Jensen in Uintah County, Utah — The American Mountains (Southwest)
Jensen (Mau-be) Ferry
The first boat (framed together with wooden pegs) used for passengers and baggage was built and operated by Lars Jensen 2 ½ miles downstream from 1881 to 1909. It was replaced by a cable ferry for wagons in 1885, and a larger boat in 1894. This was used until carried away by ice in 1909. Its last service October 5, 1908 was 86 trips by his son Jens, crossing run-away Indians migrating from Uintah Reservation to the Dakotas. The town was named in Honor of Lars Jensen.
Erected 1937 by Daughters of Utah Pioneers. (Marker Number 26.)
Marker series. This marker is included in the Daughters of Utah Pioneers marker series.
Location. 40° 22.194′ N, 109° 20.157′ W. Marker is in Jensen, Utah, in Uintah County. Marker is at the intersection of U.S. 40 and South 10500 East, on the left when traveling east on U.S. 40. Touch for map. Marker is located in a pull-out on the north side of the highway, overlooking the Green River. Marker is in this post office area: Jensen UT 84035, United States of America.
Other nearby markers. At least 8 other markers are within 12 miles of this marker, measured as the crow flies. A Fremont Mystery (approx. 8½ miles away); A Real Pioneer (approx. 9.3 miles away); Twentieth Century Homestead (approx. 9.3 miles away); Shipped Another 12,000 Hen Fruit by Parcel Post (approx. 11.7 miles away); Where the Dollar has More Cents (approx. 11.7 miles away); Parcel Post Bank (approx. 11.8 miles away); Do Religion and Money Mix? (approx. 11.8 miles away); Cobble Rock Gas Station (approx. 11.8 miles away). Touch for a list and map of all markers in Jensen.
Also see . . .
1. Danish Immigration and Life In Utah.
The influence of Danes on the development of Utah is mirrored only slightly in official place-names. Elsinore, Sevier County, was named after the Danish town housing the legendary castle of Hamlet. Jensen, Uintah County, took its name from Lars Jensen, who built a ferry on the Green River. Danish nicknames were more common in the nineteenth century; Mantua was nicknamed "Little Copenhagen," and several communities were often called "Little Denmark." (Submitted on February 27, 2018, by Cosmos Mariner of Cape Canaveral, Florida.)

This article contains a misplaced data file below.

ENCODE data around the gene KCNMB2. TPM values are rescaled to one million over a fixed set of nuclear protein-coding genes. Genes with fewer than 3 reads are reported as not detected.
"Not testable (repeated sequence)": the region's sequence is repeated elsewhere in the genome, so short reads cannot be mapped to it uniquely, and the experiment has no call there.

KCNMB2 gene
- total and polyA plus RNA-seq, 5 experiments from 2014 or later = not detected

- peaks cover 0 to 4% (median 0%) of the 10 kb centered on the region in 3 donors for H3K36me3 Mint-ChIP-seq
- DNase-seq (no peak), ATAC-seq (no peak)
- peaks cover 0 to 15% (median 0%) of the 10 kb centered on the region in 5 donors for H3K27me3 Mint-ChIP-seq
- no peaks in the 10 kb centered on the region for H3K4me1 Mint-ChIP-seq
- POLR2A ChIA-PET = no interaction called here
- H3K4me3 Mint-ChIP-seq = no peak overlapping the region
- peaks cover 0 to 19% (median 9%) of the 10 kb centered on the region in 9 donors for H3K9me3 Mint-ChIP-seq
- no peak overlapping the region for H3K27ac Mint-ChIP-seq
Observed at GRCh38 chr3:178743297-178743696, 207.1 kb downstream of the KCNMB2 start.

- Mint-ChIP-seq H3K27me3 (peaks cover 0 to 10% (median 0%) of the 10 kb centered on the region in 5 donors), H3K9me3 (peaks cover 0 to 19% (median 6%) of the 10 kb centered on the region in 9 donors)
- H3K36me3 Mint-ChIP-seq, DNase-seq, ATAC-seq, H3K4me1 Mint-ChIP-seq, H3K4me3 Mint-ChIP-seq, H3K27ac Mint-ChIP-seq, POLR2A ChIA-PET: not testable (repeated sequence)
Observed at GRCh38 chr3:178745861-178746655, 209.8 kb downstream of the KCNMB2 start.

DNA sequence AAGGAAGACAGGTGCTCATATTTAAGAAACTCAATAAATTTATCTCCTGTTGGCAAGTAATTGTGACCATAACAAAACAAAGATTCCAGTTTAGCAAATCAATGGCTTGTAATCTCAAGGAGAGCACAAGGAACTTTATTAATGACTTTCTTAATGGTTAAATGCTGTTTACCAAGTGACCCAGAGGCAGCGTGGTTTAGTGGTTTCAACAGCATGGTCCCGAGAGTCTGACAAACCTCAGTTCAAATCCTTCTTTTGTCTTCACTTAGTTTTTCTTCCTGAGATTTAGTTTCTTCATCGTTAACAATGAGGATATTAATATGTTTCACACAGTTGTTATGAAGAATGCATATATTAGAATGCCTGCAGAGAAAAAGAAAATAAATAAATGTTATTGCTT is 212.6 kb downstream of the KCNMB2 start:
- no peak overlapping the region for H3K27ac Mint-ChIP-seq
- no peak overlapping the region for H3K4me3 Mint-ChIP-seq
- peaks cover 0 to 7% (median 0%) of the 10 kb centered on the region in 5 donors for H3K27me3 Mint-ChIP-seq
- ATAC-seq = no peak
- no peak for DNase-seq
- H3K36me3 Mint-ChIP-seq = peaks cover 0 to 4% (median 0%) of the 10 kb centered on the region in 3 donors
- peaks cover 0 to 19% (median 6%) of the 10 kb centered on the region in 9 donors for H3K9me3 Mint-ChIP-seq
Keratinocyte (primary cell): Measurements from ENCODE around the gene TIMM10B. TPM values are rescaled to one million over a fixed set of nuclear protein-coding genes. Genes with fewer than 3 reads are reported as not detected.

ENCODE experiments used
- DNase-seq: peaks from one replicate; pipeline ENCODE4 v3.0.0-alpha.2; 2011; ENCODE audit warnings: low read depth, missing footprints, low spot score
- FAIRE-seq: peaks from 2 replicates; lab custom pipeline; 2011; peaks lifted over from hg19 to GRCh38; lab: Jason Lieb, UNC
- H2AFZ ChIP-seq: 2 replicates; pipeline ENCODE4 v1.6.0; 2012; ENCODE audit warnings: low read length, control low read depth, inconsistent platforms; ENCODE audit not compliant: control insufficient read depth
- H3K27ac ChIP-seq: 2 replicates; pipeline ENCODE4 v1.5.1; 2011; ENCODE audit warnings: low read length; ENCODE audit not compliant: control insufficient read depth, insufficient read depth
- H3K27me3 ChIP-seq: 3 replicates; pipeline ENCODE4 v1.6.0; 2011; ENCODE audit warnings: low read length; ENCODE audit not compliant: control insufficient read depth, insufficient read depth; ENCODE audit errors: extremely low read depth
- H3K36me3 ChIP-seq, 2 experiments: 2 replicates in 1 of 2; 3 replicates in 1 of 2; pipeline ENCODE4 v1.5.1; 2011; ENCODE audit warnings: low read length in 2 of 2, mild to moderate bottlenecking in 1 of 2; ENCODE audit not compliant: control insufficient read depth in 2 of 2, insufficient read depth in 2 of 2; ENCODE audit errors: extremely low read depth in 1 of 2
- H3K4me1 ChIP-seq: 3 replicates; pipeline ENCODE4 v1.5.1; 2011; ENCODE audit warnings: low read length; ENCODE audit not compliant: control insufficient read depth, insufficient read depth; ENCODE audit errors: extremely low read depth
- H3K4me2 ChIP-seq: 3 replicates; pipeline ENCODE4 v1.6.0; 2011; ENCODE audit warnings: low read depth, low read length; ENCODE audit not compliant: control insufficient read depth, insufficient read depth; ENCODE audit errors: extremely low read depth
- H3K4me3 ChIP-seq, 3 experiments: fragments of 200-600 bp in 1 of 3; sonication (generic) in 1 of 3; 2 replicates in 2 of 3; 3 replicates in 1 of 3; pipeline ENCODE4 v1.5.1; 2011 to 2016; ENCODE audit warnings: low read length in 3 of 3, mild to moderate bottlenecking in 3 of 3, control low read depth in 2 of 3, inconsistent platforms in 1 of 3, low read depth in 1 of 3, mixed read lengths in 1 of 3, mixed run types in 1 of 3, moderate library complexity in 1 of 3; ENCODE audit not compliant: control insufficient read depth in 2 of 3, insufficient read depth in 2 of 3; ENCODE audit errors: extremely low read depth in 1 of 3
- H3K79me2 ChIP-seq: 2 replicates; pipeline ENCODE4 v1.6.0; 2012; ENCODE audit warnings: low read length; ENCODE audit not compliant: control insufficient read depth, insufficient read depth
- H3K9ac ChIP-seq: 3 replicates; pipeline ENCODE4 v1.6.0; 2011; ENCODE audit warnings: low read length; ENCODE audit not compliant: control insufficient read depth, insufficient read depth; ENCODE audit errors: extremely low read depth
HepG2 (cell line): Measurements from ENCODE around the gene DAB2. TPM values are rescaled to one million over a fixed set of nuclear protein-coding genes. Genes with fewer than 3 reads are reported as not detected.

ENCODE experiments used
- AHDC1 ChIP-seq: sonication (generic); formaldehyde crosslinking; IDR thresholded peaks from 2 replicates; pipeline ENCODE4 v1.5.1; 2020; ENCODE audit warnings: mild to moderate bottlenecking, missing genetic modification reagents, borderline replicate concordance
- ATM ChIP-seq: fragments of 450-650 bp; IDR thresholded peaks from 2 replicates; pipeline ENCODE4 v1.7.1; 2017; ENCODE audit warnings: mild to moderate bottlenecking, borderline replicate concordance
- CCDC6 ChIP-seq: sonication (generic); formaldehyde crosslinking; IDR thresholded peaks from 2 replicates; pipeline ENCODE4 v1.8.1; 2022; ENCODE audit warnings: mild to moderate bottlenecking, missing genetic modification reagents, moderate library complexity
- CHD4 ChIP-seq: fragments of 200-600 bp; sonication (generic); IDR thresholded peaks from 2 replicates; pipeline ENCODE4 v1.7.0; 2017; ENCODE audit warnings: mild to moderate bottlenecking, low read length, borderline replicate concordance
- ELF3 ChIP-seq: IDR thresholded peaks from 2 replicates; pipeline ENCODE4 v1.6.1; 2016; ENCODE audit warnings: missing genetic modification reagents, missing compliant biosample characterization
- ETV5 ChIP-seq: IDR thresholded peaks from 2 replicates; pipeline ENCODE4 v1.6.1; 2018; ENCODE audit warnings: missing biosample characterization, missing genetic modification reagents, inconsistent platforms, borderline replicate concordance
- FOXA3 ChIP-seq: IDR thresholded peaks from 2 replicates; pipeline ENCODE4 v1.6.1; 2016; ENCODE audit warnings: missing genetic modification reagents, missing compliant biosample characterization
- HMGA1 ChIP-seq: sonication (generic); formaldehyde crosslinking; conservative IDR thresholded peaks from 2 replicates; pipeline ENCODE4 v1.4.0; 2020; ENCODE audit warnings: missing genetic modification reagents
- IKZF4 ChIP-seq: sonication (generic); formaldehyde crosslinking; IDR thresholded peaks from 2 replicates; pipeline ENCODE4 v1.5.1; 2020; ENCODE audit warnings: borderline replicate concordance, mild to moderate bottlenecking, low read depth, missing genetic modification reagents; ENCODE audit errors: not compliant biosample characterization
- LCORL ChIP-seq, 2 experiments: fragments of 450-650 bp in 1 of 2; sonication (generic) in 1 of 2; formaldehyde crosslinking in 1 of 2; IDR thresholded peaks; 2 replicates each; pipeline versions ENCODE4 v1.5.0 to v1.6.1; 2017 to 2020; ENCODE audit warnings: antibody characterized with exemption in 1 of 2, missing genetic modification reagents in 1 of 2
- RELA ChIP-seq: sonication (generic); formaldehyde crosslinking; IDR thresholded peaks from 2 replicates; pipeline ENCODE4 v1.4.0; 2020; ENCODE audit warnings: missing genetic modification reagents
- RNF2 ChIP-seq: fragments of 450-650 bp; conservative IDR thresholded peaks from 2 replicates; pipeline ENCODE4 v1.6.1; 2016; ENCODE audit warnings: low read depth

2. Jensen, Utah.
Jensen was first settled in 1877 and named for Lars Jensen, an early prospector and ferryman. Today its main importance is as the Utah entrance to Dinosaur National Monument. (Submitted on February 27, 2018, by Cosmos Mariner of Cape Canaveral, Florida.)
3. Utah History: Scandinavian Saga.
The Scandinavians gave their names to some places: Jensen, for Lars Jensen, who built the ferry on Green River in 1885; Axtell in Sanpete County, after Axel Einersen; Anderson in Washington County, after Peter Anderson's orchard in 1869; Peterson in Morgan County, for Charles Shreeve Peterson, its bishop; Elsinore in Sevier County, founded in 1874, after the Danish town where Hamlet once stalked a ghost; Widtsoe in Garfield County, for John A. Widtsoe; Lockerby in San Juan after an early resident; Yost in Box Elder County, after Charles Yost in 1880; Swedish Knoll in Sanpete be-cause Niels Anderson herded sheep there; Christianson Canyon in Tooele County, for an early Swedish settler along Deep Creek; Borgeson Canyon, for Anders Borgeson, who built the first molasses mill in Santaquin. (Submitted on February 27, 2018, by Cosmos Mariner of Cape Canaveral, Florida.)
Categories. • Native Americans • Settlements & Settlers • Waterways & Vessels •
Credits. This page was last revised on February 27, 2018. This page originally submitted on February 27, 2018, by Cosmos Mariner of Cape Canaveral, Florida. This page has been viewed 83 times since then. Photos: 1, 2, 3. submitted on February 27, 2018, by Cosmos Mariner of Cape Canaveral, Florida. • Andrew Ruppenstein was the editor who published this page.